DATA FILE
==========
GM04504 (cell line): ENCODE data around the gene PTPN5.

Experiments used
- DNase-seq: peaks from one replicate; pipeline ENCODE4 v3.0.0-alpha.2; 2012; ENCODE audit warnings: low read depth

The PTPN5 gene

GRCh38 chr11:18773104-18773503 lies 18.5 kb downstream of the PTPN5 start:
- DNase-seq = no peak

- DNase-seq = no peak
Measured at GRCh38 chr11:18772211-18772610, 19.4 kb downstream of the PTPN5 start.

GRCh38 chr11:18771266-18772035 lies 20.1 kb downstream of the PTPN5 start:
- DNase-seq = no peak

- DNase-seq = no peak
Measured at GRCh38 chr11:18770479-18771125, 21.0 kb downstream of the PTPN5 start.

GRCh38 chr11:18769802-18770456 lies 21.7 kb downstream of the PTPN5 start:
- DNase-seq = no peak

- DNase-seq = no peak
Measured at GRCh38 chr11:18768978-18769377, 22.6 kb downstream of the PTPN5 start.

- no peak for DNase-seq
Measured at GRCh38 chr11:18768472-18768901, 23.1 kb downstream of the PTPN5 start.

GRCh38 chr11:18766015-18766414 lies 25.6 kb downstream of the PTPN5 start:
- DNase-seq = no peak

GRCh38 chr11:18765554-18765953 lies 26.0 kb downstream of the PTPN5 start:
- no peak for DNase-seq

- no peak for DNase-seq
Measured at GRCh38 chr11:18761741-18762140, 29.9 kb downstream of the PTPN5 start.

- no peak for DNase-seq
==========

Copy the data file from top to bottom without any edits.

GM04504 (cell line): ENCODE data around the gene PTPN5.

Experiments used
- DNase-seq: peaks from one replicate; pipeline ENCODE4 v3.0.0-alpha.2; 2012; ENCODE audit warnings: low read depth

The PTPN5 gene

GRCh38 chr11:18773104-18773503 lies 18.5 kb downstream of the PTPN5 start:
- DNase-seq = no peak

- DNase-seq = no peak
Measured at GRCh38 chr11:18772211-18772610, 19.4 kb downstream of the PTPN5 start.

GRCh38 chr11:18771266-18772035 lies 20.1 kb downstream of the PTPN5 start:
- DNase-seq = no peak

- DNase-seq = no peak
Measured at GRCh38 chr11:18770479-18771125, 21.0 kb downstream of the PTPN5 start.

GRCh38 chr11:18769802-18770456 lies 21.7 kb downstream of the PTPN5 start:
- DNase-seq = no peak

- DNase-seq = no peak
Measured at GRCh38 chr11:18768978-18769377, 22.6 kb downstream of the PTPN5 start.

- no peak for DNase-seq
Measured at GRCh38 chr11:18768472-18768901, 23.1 kb downstream of the PTPN5 start.

GRCh38 chr11:18766015-18766414 lies 25.6 kb downstream of the PTPN5 start:
- DNase-seq = no peak

GRCh38 chr11:18765554-18765953 lies 26.0 kb downstream of the PTPN5 start:
- no peak for DNase-seq

- no peak for DNase-seq
Measured at GRCh38 chr11:18761741-18762140, 29.9 kb downstream of the PTPN5 start.

- no peak for DNase-seq